How to Start a Lay Church, Principle V: Meet in Places that You Already Use

Don’t rent or buy a building for your lay church. For a number of reasons that will be especially apparent long about Principle 12, no lay church should be gobbling up lots of people anyway. If it does, it will have an exceedingly hard time training each Christian in each area of ministry and growing each believer to fullness in Christ. Specialization begins to break out, and, with it, institutionalized immaturity.

Lay churches are, by design, household-based, meaning that they are primarily about the transformation of existing relationship networks and the people within them—and only secondarily about the expansion of such networks. Lay church expansion happens through diffusion. That is, since my relationship network does not overlap completely (or, in some cases, even remotely) with that of my college-age children still living at home, as they grow to fullness in Christ, they use what they’ve learned to plant their own lay church to reach the people in their existing network. To borrow an image from Jesus in Matthew 13:33, the church is the yeast and the existing social network is the bread. The problem with our thinking today is that the church itself becomes the bread, and as it continues to grow it needs a bigger and bigger, uh, breadbox. Meanwhile, existing social networks remain un-transformed.

Because the focus is the transformation of existing social networks and the people in them, the choice of where to meet is obvious: we meet exactly where we’ve already been meeting. If we rented or bought a new place to meet, we’d be leavening thin air and leaving the loaf untouched; ergo, mission bungled.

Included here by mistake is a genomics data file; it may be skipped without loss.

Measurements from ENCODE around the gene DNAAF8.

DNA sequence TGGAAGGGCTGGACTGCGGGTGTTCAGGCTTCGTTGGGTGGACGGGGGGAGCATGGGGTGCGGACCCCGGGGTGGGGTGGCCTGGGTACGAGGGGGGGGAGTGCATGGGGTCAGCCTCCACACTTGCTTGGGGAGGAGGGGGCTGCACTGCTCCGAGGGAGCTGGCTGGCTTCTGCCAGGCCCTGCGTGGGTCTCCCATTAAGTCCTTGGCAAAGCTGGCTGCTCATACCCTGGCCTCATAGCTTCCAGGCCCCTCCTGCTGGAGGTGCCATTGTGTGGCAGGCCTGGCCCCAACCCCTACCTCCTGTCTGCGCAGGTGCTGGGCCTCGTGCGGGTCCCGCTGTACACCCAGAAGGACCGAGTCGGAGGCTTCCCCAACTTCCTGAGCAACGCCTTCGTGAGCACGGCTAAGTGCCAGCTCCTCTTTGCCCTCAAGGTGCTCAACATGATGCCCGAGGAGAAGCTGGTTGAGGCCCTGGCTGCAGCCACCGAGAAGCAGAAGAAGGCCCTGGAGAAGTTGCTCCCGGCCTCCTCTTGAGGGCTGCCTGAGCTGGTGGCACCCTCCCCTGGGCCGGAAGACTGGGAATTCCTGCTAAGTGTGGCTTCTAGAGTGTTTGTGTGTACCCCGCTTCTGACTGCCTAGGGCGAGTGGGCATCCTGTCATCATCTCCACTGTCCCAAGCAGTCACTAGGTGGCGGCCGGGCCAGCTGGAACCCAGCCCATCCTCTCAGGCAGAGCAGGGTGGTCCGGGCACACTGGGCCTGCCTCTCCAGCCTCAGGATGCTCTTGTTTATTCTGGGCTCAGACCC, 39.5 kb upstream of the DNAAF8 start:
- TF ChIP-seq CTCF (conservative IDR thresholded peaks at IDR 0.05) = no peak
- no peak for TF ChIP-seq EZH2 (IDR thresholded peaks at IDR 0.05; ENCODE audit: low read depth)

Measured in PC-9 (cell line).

And certainly the fringe benefits of meeting where the household or network already meets are apparent enough: The lay church can learn how to convene anywhere, anytime—an essential skill, as persecuted Christians can attest. We begin to see our homes and hangouts as holy places, and we start treating them accordingly. Expenses stay close to nonexistent, so Christians can devote their tithes to displaying God’s love to the world—more on this coming up when we get to principle 11, on tithing and giving.

About Pastor Foley

The Reverend Dr. Eric Foley is CEO and Co-Founder, with his wife Dr. Hyun Sook Foley, of Voice of the Martyrs Korea, supporting the work of persecuted Christians in North Korea and around the world and spreading their discipleship practices worldwide. He is the former International Ambassador for the International Christian Association, the global fellowship of Voice of the Martyrs sister ministries. Pastor Foley is a much sought after speaker, analyst, and project consultant on the North Korean underground church, North Korean defectors, and underground church discipleship. He and Dr. Foley oversee a far-flung staff across Asia that is working to help North Koreans and Christians everywhere grow to fullness in Christ. He earned the Doctor of Management at Case Western Reserve University's Weatherhead School of Management in Cleveland, Ohio.
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1 Response to How to Start a Lay Church, Principle V: Meet in Places that You Already Use

  1. Pingback: 12 Unconventional Church Planting Principles From North Korea | Missio Links

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